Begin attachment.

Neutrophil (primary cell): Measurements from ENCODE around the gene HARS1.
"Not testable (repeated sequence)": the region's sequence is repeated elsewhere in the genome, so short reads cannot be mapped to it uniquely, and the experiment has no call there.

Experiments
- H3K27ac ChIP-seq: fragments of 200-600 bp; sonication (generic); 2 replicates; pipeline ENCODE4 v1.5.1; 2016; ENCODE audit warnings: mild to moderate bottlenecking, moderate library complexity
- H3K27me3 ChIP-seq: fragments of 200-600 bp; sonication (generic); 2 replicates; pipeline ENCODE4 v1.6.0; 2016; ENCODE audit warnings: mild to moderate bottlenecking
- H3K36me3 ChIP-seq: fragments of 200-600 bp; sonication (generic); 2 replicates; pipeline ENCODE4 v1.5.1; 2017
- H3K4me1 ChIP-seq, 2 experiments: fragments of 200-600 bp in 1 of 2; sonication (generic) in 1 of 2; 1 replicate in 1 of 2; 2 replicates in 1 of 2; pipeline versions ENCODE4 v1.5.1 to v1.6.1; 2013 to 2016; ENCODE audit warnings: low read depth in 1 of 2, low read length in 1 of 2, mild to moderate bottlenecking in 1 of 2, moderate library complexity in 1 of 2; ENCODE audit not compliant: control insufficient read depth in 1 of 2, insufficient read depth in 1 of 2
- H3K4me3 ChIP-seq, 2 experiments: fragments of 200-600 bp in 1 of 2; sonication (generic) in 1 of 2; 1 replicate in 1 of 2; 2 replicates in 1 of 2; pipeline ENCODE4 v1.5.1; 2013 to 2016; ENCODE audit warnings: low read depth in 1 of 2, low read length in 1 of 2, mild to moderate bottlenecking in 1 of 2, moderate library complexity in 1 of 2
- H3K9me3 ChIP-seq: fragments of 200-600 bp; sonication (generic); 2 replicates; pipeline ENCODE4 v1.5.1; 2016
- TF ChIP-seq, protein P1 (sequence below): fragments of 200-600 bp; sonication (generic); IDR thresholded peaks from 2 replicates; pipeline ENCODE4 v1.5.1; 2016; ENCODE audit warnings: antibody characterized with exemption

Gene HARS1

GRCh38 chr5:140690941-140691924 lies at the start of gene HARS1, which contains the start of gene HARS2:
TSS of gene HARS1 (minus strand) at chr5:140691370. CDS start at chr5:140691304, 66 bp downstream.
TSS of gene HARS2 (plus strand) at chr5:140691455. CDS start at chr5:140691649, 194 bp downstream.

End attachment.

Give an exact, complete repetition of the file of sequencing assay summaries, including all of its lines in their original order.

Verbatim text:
Neutrophil (primary cell): Measurements from ENCODE around the gene HARS1.
"Not testable (repeated sequence)": the region's sequence is repeated elsewhere in the genome, so short reads cannot be mapped to it uniquely, and the experiment has no call there.

Experiments
- H3K27ac ChIP-seq: fragments of 200-600 bp; sonication (generic); 2 replicates; pipeline ENCODE4 v1.5.1; 2016; ENCODE audit warnings: mild to moderate bottlenecking, moderate library complexity
- H3K27me3 ChIP-seq: fragments of 200-600 bp; sonication (generic); 2 replicates; pipeline ENCODE4 v1.6.0; 2016; ENCODE audit warnings: mild to moderate bottlenecking
- H3K36me3 ChIP-seq: fragments of 200-600 bp; sonication (generic); 2 replicates; pipeline ENCODE4 v1.5.1; 2017
- H3K4me1 ChIP-seq, 2 experiments: fragments of 200-600 bp in 1 of 2; sonication (generic) in 1 of 2; 1 replicate in 1 of 2; 2 replicates in 1 of 2; pipeline versions ENCODE4 v1.5.1 to v1.6.1; 2013 to 2016; ENCODE audit warnings: low read depth in 1 of 2, low read length in 1 of 2, mild to moderate bottlenecking in 1 of 2, moderate library complexity in 1 of 2; ENCODE audit not compliant: control insufficient read depth in 1 of 2, insufficient read depth in 1 of 2
- H3K4me3 ChIP-seq, 2 experiments: fragments of 200-600 bp in 1 of 2; sonication (generic) in 1 of 2; 1 replicate in 1 of 2; 2 replicates in 1 of 2; pipeline ENCODE4 v1.5.1; 2013 to 2016; ENCODE audit warnings: low read depth in 1 of 2, low read length in 1 of 2, mild to moderate bottlenecking in 1 of 2, moderate library complexity in 1 of 2
- H3K9me3 ChIP-seq: fragments of 200-600 bp; sonication (generic); 2 replicates; pipeline ENCODE4 v1.5.1; 2016
- TF ChIP-seq, protein P1 (sequence below): fragments of 200-600 bp; sonication (generic); IDR thresholded peaks from 2 replicates; pipeline ENCODE4 v1.5.1; 2016; ENCODE audit warnings: antibody characterized with exemption

Gene HARS1

GRCh38 chr5:140690941-140691924 lies at the start of gene HARS1, which contains the start of gene HARS2:
TSS of gene HARS1 (minus strand) at chr5:140691370. CDS start at chr5:140691304, 66 bp downstream.
TSS of gene HARS2 (plus strand) at chr5:140691455. CDS start at chr5:140691649, 194 bp downstream.